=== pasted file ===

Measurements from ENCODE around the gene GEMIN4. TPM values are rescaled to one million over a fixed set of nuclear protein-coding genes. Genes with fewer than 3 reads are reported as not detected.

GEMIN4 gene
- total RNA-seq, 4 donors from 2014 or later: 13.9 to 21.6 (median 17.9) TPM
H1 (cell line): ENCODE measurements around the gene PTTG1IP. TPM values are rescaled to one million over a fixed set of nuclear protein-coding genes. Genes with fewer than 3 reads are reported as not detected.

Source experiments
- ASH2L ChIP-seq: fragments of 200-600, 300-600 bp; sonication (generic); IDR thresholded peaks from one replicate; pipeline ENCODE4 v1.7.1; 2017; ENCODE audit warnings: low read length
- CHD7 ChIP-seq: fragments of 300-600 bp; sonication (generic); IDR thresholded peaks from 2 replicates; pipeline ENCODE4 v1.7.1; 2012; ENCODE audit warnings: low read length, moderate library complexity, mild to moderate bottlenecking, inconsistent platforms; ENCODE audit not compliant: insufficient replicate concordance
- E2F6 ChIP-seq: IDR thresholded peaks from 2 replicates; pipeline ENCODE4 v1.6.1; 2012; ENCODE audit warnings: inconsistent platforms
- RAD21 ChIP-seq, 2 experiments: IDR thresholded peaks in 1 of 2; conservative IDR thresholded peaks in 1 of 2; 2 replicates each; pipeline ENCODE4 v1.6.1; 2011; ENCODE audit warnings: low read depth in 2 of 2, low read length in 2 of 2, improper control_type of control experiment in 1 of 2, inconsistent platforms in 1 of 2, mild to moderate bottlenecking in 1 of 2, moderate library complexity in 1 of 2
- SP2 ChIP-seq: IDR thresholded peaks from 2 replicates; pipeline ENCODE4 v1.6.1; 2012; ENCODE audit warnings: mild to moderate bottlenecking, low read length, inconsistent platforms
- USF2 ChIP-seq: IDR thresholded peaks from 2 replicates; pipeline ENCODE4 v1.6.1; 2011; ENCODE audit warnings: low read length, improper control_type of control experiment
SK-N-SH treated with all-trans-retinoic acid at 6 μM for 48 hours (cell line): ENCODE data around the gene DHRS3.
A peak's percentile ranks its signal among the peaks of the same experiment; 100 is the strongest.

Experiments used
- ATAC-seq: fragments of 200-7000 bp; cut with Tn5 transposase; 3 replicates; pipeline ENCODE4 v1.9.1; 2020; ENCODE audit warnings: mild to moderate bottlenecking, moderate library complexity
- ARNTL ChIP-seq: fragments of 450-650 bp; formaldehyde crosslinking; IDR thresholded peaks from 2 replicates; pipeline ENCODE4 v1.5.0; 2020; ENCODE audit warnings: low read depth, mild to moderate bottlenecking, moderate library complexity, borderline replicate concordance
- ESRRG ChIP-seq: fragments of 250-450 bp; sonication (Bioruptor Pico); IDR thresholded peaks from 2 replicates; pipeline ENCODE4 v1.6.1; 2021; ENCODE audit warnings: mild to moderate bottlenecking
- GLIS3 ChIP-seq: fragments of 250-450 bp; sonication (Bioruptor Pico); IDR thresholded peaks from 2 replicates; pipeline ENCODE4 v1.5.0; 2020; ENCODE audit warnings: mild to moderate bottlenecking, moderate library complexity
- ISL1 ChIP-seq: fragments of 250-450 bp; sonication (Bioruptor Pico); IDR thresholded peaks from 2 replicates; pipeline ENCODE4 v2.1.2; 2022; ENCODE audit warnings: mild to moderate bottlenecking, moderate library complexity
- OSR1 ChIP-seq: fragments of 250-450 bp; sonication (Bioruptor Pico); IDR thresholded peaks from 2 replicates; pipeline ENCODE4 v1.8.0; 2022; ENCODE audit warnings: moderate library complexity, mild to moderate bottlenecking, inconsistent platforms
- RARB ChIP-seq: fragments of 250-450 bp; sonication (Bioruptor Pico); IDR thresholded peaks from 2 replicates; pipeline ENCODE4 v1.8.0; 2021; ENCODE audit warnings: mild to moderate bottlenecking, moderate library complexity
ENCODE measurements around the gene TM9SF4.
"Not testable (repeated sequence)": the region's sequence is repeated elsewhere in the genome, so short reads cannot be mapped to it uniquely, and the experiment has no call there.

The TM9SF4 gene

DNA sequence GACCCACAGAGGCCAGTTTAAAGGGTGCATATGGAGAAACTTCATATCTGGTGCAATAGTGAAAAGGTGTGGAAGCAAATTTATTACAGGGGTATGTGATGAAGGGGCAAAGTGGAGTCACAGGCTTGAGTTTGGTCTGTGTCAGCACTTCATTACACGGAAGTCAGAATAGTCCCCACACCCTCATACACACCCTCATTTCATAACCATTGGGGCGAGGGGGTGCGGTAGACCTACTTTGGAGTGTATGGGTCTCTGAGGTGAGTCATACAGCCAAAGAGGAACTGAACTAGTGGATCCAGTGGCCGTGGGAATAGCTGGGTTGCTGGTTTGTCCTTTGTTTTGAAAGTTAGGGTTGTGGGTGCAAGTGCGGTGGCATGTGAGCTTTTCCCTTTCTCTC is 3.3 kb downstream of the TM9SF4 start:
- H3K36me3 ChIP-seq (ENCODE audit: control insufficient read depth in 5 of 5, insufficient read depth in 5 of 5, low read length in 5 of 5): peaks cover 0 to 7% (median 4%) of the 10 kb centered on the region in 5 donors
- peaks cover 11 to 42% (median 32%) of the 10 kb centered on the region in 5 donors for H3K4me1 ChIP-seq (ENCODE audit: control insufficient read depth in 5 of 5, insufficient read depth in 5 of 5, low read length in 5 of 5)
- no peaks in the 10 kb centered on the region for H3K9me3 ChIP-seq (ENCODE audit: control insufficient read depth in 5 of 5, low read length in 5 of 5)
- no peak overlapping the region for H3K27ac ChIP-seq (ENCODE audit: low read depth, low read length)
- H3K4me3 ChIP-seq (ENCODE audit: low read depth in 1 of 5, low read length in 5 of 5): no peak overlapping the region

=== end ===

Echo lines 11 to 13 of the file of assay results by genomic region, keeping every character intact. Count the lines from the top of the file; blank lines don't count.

- USF2 ChIP-seq: IDR thresholded peaks from 2 replicates; pipeline ENCODE4 v1.6.1; 2011; ENCODE audit warnings: low read length, improper control_type of control experiment
SK-N-SH treated with all-trans-retinoic acid at 6 μM for 48 hours (cell line): ENCODE data around the gene DHRS3.
A peak's percentile ranks its signal among the peaks of the same experiment; 100 is the strongest.